We did exactly what Mitch suggests and using the link pg 18. We tried about 3 or 4 different rope seals from different vendors and the ones we have are teflon coated and don't appear to be as flexible ( our viewpoint) like originals, which seem to absorb oil better. Some suggest soaking in ATF. Even soaking didn't help in our case.Our engine builder suggested sealing the pan groove so that oil doesn't pass behind the seal and greasing the pulley or seal as suggested.With about 400 miles on current engine, we still have some seepage but not as much as the grease / seal is settling in.Also, as suggested seal the pan bolts with your favorite (we use the white teflon paste) and make sure pan surfaces are flat as possible. Forgot to mention if the pulley has run out issues, the seal may not be as effective. We had paint on ours which screwed up the 1st seal we tried, so we installed a second one which seems to perform better.
      Last edited by plyfor; 03-03-2019, 11:10 AM.

  • #3
    Plyfor - Which type do you recommend? If original style works best where are they sourced from? Thanks for the info.


    • Mitch
      Mitch commented
      Editing a comment
      I would let your builder call that shot since he is guaranteeing it. If you ask him to deviate then its on you.

    • plyfor
      plyfor commented
      Editing a comment
      concur with Mitch; the vendors appear to all sell the same or similar product. We found some "original looking" ropes with Ford script on them, but they were so hard that even soaking wouldn't soften them.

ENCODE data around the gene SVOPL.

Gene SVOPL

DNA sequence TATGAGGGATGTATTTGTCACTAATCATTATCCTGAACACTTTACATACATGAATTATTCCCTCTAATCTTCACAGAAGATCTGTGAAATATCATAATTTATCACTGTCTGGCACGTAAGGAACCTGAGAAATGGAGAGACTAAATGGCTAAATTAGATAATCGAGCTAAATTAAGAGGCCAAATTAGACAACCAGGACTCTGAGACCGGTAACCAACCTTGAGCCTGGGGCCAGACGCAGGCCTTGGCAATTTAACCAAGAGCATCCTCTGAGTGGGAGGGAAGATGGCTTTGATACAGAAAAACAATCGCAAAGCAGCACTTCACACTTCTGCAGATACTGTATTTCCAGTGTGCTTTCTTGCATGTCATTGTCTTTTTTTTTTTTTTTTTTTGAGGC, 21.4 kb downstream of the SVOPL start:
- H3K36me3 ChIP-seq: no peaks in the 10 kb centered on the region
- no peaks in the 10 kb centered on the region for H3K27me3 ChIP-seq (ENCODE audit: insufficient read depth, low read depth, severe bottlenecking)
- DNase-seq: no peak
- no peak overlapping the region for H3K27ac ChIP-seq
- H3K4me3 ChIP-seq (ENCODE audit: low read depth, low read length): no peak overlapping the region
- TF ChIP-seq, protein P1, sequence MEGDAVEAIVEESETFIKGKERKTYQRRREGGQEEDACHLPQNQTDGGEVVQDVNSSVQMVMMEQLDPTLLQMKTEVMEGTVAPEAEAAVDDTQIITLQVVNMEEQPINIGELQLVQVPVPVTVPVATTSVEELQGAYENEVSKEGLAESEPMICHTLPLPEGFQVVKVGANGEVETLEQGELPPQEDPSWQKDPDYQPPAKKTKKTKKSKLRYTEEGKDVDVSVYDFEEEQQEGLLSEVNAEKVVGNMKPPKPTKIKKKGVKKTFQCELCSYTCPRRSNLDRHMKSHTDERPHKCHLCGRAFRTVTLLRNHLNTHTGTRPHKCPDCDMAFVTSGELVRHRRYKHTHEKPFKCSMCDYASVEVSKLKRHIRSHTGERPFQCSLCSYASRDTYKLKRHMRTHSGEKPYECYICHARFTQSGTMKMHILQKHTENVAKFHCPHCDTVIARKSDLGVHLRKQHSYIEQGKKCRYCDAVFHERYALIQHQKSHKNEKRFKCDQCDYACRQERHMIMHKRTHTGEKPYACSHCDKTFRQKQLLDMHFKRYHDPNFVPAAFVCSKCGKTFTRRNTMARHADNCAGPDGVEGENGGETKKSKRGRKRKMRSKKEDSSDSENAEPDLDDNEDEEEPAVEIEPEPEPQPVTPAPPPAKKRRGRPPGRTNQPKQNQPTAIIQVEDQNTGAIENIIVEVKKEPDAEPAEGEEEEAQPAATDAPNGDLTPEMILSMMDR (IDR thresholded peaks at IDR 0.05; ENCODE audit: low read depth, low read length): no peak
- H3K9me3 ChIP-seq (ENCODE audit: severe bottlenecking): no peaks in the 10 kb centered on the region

• 1930 Closed Cab PU
      1930 Closed Cab PU commented
      Editing a comment
      Thanks Mitch and Plyfor - after seeing the info/link in Mitch's link, was not going to have the shop/builder deviate, just info for me as to best practices. Some point in the future may want to drop the pan.

  • #4
    I've only ever soaked one front seal, and that's because I heard you had to, when I first bought my Model A. It just makes the seal a sloppy mess to install. Now I install the seal halves dry, tap them down with a proper size socket, then oil and grease the seals. I've never had a leak by doing it this way. Leave the ends about 1/8" above the block gasket and pan lip, so they compress to each other and form a good seal. Sometimes I need to trim the ends to get the right length, and sometimes no trimming is needed.
    Last edited by Tom Wesenberg; 03-03-2019, 05:11 PM.


    • dmdeaton
      dmdeaton commented
      Editing a comment
      I agree, and I don't think the newer Teflon ropes will soak up much anyway. Ask me how I know, I just soaked mine and it was a mess to install under the car. I had a rust pinhole in the pan I changed out.

  • #5
    I have been putting in rope seals since I worked in my Dads garage back in the 50ts. I do them like Tom, most cars used them as the rear main seal back then. Never put one in oil to soak, never had a problem.


    • #6
      I have tried them every way possible and never worked for me. I even tried Tom's way and it is squirting out beyond the front of the pan and front cover. All of them I've tried recently are the white ones that feel slick and slippery. I gave up and decided my engine just doesn't want to give in and accept them. I did try a rubber modern once and it was dry as a bone ... until I pulled the pan off. I can't keep my fingers out of the engine compartment so I've learned to live with it. And yes all the holes that go through have been sealed.